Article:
Jan Ołdakowski

Jan Ołdakowski - cultural affairs manager, President of Warsaw Rising Museum

When the economic and social crisis came, the hard struggle for selfish interests returned, and all nations began to discuss their own past again. Our present identity is constituted by the experience of the 20th century, that is resistance to two totalitarianisms - says Jan Ołdakowski in the interview explaining phenomena of Cursed Soldiers in contemporary Poland.


How do you assess the establishment of the National Day of Remembrance of Cursed Soldiers from the perspective of couple of years?

This is an element of restoring memory about what could not be remembered in the times of communist Poland (PRL in 1944-1989). With contemporary free Poland, it is similar as it was with the Second Polish-Lithuanian Commonwealth - then also long-term canonical dates and figures were discussed. The fact that November 11, 1918 is the day in which Poland regained its independence, was decided in the 1930s. In turn, for us, the date June 4, 1989 was also not so obvious as the beginning of the Third Republic. Maybe in the future we will determine, that the Yalta Treaty collapsed only on the day in which American Abrams tanks entered Poland, it is not known yet.

But why do we need such discussions?

A part of our identity is the past. The vision of the end of history, popular in the 1990s, quickly turned out to be wrong, because totalitarianism were replaced by Arab extremism, various local conflicts appeared, and Russia's power aspirations also returned. As long as prosperity continued, one could believe in the theses of “capital that has no nationality” or in the fact that within the European Union one can give up national identity. But as soon as the crisis came, the hard struggle for selfish interests returned, and the nations began to discuss their own past again. We have this problem, that the PRL has frozen this discussion for a long time, although our present identity is constituted by the experience of the 20th century, that is resistance to two totalitarianisms.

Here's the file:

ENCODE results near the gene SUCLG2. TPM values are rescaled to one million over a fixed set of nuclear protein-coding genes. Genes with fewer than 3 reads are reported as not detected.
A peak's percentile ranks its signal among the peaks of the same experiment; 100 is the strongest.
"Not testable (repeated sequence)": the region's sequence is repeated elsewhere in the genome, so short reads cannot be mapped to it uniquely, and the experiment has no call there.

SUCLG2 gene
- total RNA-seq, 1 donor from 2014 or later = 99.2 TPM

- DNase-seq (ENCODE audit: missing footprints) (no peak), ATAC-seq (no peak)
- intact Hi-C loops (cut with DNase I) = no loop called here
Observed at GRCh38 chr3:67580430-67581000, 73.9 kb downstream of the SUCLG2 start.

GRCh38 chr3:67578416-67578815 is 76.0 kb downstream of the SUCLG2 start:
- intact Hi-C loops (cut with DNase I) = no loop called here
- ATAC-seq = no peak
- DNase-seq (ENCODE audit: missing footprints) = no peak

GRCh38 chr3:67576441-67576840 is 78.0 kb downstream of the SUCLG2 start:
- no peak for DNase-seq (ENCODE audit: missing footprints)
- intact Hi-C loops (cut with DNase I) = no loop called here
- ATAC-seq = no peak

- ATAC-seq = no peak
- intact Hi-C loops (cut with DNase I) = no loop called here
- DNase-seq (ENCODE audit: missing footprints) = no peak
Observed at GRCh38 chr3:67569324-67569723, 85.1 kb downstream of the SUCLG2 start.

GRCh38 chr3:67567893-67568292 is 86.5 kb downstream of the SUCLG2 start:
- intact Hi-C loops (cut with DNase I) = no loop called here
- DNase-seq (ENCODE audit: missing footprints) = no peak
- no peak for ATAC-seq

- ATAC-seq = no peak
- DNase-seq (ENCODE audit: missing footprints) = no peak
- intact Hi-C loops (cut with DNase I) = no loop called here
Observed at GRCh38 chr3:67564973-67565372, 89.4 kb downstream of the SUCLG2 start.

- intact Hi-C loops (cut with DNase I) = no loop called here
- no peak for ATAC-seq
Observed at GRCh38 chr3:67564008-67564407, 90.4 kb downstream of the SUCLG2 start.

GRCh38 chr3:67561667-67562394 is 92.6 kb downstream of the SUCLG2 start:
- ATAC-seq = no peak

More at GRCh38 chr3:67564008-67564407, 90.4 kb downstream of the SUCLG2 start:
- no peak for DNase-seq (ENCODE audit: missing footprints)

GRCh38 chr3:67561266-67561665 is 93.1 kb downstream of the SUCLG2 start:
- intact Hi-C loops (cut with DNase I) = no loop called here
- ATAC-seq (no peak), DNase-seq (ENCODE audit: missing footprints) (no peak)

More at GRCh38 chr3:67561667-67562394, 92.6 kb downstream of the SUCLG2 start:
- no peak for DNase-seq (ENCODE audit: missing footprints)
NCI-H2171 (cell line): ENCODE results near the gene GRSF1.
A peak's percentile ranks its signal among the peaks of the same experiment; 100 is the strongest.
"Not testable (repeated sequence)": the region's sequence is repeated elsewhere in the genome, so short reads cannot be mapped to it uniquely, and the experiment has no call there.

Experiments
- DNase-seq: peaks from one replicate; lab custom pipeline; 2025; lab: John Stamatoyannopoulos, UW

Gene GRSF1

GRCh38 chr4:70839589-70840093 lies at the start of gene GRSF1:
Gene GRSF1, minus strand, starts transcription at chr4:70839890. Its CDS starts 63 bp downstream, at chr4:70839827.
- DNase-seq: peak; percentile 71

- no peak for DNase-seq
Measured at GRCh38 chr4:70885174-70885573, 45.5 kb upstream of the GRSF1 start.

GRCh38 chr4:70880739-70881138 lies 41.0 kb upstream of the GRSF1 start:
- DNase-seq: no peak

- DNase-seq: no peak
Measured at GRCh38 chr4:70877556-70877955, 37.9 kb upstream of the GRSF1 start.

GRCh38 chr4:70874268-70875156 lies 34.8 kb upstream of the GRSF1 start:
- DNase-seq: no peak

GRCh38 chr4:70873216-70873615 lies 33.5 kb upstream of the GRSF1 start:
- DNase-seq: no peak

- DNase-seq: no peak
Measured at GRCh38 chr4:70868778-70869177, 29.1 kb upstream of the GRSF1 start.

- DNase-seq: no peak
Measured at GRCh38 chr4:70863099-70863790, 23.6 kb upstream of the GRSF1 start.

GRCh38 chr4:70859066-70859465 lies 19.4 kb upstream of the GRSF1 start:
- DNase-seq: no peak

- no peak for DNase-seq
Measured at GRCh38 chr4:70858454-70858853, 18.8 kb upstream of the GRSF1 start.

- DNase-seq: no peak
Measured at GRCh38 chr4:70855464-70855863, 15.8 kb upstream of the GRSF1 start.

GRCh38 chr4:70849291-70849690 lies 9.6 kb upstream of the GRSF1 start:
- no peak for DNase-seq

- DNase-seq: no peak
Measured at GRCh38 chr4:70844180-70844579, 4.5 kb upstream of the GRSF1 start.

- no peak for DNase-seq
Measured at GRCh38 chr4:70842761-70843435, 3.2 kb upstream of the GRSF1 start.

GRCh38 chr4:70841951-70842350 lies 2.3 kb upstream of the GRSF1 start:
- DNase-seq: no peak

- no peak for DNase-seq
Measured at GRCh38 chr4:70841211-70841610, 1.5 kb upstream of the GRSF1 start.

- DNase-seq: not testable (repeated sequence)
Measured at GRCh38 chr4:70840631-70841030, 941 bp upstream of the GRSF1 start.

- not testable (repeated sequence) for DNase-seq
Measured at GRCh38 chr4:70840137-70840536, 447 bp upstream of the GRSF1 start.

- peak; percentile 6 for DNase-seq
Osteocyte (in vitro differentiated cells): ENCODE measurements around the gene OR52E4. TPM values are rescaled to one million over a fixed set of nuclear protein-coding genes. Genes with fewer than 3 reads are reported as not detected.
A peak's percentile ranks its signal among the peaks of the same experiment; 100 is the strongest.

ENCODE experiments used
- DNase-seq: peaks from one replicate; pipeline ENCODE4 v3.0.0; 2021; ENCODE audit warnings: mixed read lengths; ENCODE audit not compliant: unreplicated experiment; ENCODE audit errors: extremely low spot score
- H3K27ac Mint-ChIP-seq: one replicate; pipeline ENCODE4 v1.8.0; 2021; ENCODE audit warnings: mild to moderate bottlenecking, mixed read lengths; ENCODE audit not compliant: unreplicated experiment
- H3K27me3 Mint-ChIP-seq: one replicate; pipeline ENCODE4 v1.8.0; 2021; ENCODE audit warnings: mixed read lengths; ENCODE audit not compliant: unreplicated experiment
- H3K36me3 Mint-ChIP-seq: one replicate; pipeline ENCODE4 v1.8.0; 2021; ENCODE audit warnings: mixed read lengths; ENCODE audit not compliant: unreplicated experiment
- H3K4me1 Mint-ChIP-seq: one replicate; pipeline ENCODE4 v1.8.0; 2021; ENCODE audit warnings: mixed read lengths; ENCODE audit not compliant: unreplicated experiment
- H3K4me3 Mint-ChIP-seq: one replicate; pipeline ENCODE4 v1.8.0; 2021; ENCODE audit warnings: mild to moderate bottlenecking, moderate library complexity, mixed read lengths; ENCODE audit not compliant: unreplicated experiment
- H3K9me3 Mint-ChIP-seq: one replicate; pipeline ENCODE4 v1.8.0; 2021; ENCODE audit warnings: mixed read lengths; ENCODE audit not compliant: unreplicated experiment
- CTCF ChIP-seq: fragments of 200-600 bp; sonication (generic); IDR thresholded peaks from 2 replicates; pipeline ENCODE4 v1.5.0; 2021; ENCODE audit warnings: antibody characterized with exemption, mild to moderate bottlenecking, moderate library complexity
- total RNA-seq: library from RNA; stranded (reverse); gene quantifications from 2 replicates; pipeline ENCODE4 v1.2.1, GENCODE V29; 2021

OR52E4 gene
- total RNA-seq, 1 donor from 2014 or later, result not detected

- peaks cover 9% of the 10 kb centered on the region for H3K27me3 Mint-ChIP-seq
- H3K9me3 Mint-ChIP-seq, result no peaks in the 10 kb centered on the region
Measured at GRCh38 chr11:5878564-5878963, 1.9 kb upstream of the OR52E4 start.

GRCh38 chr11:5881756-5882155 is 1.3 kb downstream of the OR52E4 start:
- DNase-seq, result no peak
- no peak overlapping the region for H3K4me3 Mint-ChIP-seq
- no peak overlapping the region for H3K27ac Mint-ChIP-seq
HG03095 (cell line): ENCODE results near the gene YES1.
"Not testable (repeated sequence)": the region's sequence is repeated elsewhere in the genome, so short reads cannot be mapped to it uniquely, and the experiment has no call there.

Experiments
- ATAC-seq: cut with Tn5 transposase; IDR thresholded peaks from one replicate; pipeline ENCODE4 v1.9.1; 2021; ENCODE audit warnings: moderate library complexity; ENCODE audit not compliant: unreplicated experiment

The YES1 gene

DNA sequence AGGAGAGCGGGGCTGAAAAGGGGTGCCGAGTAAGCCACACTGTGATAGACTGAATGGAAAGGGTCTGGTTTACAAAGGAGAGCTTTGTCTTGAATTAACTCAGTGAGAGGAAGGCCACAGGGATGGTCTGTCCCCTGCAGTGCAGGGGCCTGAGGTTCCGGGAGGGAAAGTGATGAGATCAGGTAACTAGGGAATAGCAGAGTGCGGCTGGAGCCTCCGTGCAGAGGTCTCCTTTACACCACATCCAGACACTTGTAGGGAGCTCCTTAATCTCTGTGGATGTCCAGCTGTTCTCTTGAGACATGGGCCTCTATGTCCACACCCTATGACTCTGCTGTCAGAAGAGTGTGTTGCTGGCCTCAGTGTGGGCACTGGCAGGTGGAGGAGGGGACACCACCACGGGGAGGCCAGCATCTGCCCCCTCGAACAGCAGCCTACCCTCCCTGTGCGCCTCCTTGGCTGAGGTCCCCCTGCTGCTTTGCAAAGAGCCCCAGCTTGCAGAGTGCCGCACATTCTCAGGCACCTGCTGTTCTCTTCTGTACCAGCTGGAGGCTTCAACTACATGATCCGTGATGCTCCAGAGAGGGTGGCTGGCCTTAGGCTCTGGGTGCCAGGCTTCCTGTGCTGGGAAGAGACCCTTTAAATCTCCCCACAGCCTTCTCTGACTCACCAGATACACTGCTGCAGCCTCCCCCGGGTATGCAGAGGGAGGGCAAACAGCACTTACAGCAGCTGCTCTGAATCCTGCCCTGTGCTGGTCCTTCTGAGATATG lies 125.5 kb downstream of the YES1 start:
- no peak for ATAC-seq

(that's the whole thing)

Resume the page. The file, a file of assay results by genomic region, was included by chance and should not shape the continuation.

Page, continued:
But this resistance is not only the heroism of the Cursed Soldiers, who are discussed and honoured most often today.

I would list here three most important elements: the Home Army, from which Cursed Soldiers drew their ethos, Solidarity and the Polish Church. The problem is that throughout the Polish People's Republic (PRL) all these traditions were falsified. During the first period of free Poland, it was also not known what to do with them. Therefore, for example, the electoral slogan of Aleksander Kwaśniewski (post- communist President in 1995-2005) was: "Let's choose the future", in other words: let us reject the past. Additionally, just before Poland's accession to the European Union, in spring 2004, Władysław Bartoszewski asked provocatively whether we could enter Europe with the heritage of the Warsaw Uprising. He knew that his question was provocative and he admitted that it has no contradiction in itself. The communists have distorted and falsified our historical heritage that we have not been able to cope with this past for a long time. For Poles, both Wojciech Jaruzelski and Ryszard Kuklinski were heroes who had similar numbers of positive opinions in public polls.